Handing off telephone calls from a cellular-telephone network to a cable system is a challenge that has yet to be surmounted by any communications-service provider.
But dual-mode wireless phones, wireless fidelity (Wi-Fi) gateways and a combination of hardware and software that use communications standards known as the Internet Multimedia Subsystem (IMS) are expected to be the key ingredients that will allow the new Sprint Nextel Corp. joint venture with Comcast Corp., Time Warner Cable, Cox Communications Inc. and Advance/Newhouse Communications to manage the feat.
The ability to switch phone calls from the wireless network to the cable network inside a consumer's home is one of the key goals of the Sprint/cable joint venture. John Garcia, the Sprint executive who'll run that business, estimates that 30% of all cell phone minutes occur inside the home, so such handoffs would reduce the amount of voice traffic on cell phone networks.
Reducing call volume on crowded wireless phone networks will save Sprint money — savings that can ultimately be passed on to consumers, Garcia said. Cable's infrastructure allows for a way to “transmit phone calls that are less expensive than using the wireless network,” Garcia said.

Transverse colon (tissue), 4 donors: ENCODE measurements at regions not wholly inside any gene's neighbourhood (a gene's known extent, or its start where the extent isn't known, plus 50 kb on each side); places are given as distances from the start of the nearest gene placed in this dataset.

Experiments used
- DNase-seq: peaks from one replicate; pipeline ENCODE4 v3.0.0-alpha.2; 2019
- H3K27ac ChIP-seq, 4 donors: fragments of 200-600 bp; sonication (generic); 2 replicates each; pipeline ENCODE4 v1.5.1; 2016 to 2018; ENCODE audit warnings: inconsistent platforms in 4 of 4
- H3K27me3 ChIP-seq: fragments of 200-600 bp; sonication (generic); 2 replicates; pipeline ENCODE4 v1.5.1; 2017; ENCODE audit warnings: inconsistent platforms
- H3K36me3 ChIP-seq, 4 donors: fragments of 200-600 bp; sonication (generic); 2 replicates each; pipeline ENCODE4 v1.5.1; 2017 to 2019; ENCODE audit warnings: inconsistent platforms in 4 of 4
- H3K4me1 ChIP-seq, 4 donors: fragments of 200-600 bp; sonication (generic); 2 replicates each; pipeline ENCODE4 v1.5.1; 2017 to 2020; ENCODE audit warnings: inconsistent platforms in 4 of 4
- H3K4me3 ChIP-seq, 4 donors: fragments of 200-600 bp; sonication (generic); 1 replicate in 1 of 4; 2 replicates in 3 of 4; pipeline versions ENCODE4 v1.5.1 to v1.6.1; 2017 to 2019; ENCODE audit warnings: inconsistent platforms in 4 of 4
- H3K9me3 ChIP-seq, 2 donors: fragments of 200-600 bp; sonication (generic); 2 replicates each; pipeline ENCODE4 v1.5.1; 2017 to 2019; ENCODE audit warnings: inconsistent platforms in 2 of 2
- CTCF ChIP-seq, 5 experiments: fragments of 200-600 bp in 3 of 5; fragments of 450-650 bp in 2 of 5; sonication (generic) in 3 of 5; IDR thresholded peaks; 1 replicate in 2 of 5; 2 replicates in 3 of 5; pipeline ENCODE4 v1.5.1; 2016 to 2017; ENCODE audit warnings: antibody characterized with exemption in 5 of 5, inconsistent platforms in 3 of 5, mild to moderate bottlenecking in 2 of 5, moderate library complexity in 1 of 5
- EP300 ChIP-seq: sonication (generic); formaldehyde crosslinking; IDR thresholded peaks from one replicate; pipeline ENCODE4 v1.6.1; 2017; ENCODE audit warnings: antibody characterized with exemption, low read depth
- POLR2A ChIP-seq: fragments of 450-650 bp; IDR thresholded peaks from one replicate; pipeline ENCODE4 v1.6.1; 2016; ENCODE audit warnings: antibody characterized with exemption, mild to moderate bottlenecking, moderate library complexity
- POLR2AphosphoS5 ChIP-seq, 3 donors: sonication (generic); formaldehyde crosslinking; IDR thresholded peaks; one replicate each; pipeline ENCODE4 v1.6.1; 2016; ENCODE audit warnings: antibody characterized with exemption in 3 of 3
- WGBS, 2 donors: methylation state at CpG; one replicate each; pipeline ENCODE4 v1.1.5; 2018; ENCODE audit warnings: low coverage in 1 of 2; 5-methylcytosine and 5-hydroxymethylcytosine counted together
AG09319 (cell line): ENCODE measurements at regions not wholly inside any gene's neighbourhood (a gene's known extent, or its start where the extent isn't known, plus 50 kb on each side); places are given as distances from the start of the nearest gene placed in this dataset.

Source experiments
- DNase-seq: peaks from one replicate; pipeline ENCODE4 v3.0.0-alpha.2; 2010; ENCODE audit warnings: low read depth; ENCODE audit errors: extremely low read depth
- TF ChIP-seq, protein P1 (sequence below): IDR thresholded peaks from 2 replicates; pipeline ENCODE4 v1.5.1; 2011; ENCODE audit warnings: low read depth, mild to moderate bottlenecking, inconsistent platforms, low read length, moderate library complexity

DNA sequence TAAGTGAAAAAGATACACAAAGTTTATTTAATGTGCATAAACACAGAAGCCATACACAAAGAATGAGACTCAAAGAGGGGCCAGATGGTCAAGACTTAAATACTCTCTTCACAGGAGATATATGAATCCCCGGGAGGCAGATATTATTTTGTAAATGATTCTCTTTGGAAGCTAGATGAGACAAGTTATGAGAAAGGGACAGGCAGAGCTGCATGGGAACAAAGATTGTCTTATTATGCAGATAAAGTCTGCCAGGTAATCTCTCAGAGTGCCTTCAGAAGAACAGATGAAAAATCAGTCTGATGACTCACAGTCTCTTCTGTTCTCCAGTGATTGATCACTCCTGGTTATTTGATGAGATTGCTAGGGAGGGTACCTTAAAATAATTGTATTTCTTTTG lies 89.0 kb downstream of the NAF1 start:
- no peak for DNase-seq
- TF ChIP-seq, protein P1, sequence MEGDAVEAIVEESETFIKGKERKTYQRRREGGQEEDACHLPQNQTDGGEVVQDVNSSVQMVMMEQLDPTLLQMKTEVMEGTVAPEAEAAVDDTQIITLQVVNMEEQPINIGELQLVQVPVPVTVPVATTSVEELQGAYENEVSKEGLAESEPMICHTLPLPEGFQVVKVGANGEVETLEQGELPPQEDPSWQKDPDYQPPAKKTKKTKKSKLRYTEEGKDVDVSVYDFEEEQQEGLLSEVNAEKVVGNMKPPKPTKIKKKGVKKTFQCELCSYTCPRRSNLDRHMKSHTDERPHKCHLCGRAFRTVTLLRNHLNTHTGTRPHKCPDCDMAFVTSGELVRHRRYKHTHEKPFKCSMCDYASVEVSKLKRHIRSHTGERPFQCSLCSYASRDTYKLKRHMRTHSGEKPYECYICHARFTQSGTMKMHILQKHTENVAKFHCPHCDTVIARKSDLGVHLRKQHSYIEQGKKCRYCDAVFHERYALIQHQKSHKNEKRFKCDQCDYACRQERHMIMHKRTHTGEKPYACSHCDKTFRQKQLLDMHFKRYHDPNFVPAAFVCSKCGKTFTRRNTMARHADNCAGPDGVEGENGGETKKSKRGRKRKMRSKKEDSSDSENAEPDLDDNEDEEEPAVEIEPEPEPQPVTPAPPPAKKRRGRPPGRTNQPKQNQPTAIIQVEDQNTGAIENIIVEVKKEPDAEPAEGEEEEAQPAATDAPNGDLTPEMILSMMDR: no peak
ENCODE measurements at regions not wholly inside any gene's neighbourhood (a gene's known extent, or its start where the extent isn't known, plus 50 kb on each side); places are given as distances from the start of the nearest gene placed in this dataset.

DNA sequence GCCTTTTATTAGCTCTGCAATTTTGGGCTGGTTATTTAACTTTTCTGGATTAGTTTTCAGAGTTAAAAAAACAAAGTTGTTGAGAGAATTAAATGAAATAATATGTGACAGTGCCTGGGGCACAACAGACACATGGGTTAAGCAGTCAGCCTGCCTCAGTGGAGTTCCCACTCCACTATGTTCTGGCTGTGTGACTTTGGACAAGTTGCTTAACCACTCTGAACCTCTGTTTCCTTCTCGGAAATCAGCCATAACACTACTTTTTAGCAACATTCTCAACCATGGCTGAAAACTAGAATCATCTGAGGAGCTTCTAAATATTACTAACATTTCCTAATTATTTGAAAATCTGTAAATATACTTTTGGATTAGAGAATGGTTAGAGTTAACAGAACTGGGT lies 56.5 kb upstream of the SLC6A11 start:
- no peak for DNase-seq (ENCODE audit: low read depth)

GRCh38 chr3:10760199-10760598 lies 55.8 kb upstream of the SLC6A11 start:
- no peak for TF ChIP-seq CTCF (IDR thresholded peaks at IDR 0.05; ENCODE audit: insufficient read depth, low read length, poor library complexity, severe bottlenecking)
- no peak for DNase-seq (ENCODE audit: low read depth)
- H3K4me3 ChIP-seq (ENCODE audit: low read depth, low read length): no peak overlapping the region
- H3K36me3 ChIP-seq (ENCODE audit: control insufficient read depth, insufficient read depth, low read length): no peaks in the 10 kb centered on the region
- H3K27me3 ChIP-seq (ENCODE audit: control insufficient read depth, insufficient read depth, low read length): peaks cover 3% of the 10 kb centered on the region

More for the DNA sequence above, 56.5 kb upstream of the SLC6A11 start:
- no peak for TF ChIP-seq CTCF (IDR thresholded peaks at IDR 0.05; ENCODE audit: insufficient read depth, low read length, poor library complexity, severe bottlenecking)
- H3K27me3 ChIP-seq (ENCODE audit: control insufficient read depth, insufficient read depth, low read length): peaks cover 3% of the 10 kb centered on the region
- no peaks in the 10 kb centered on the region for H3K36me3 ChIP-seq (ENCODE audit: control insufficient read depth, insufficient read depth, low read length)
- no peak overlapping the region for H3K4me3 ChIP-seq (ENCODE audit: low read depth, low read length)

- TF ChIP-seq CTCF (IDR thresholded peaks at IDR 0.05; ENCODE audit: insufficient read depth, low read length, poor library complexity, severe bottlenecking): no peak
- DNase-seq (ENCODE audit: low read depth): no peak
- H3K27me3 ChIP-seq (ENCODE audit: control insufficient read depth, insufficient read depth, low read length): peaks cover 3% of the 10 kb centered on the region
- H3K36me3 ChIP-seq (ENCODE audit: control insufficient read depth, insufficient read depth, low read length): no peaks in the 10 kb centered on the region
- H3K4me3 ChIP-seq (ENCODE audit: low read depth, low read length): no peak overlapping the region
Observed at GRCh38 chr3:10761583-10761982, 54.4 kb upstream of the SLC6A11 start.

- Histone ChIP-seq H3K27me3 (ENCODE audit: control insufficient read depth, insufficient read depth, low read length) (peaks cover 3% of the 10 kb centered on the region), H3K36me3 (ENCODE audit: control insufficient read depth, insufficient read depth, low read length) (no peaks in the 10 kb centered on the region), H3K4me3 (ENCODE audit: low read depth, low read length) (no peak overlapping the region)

In order to switch a cellular phone call from the wireless network to a cable system, a consumer would need a new handset and the cable operator would have to install new equipment in the home and in their network.
To start, a consumer would have to buy a new “dual-mode” cell phone, which would be capable of communicating with the wireless network and cable's Internet protocol infrastructure.
“A dual-mode handset has two radios,” said Jeff Walker, senior director of marketing at Motorola Inc., which began marketing its A910 dual-mode handset late last year.
One radio relays voice calls to and from the cellular network. The other radio is equipped to communicate with a wireless-networking device, known as a Wi-Fi gateway, that the cable operator would install in the home. The new dual-mode phone would also contain IMS software, which would translate the contents of a call from the wireless network to the cable network.
“The IMS client communicates to a wireless access point in the home using SIP [Session Initiation Protocol] software,” Walker said.
“The wireless access point would be a new device in the home that would include a Wi-Fi antenna and gateway, a cable modem and a multimedia terminal adapter,” Walker said.